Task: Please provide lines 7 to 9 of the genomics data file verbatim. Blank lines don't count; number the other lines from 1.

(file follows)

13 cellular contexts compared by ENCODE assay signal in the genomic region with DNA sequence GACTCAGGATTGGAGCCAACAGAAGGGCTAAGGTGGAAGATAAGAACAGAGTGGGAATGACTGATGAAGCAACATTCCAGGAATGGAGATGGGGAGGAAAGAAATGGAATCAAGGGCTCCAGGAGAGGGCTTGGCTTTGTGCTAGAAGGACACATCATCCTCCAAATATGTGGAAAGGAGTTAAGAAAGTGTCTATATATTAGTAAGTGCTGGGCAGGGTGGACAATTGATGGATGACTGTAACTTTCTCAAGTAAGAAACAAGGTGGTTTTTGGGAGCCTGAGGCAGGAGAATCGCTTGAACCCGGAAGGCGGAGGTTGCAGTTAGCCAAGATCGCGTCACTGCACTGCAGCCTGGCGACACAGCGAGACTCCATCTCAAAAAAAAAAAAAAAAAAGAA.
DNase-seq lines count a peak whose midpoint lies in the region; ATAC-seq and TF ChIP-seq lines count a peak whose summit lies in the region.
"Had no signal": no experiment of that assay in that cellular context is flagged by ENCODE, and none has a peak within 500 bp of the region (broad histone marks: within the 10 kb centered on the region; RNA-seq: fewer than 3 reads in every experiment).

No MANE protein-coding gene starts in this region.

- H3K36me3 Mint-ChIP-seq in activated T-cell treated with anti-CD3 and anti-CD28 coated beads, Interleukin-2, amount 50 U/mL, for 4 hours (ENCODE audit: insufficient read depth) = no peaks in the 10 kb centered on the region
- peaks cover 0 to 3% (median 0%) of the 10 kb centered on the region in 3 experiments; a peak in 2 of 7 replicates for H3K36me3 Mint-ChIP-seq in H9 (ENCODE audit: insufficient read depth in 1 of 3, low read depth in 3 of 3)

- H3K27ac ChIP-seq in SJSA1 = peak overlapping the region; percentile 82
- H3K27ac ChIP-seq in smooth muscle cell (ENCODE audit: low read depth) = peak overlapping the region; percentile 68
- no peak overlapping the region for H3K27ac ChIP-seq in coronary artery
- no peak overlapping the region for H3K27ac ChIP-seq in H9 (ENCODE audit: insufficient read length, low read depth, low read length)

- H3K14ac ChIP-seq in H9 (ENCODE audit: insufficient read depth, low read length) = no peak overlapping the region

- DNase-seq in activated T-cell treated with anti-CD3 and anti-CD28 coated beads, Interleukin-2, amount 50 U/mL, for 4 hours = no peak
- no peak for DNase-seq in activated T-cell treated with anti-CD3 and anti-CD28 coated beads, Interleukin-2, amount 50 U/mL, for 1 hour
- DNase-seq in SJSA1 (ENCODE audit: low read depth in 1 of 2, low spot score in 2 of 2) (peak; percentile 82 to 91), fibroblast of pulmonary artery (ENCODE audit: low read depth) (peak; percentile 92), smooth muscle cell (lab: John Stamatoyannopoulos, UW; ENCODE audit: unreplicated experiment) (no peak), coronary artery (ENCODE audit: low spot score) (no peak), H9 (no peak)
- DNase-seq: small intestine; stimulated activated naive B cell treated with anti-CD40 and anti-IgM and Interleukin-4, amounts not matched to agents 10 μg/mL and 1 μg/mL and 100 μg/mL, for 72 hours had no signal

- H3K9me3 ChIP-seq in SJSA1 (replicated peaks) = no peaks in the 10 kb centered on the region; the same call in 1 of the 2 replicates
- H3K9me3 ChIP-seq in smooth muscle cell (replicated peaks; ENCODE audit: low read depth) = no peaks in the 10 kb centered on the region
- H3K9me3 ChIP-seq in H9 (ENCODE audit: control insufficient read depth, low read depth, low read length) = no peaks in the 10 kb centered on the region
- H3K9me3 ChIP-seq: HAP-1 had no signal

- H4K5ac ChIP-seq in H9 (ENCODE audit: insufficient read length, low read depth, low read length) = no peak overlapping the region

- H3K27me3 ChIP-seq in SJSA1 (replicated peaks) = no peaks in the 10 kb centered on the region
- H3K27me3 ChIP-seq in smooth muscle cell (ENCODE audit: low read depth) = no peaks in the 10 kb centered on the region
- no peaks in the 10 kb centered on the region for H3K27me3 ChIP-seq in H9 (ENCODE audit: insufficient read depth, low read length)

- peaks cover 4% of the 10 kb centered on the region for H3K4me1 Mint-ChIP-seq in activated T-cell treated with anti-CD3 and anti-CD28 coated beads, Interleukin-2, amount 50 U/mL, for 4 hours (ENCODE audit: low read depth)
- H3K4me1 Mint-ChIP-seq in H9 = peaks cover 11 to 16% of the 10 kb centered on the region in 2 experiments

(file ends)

- H3K27ac ChIP-seq in SJSA1 = peak overlapping the region; percentile 82
- H3K27ac ChIP-seq in smooth muscle cell (ENCODE audit: low read depth) = peak overlapping the region; percentile 68
- no peak overlapping the region for H3K27ac ChIP-seq in coronary artery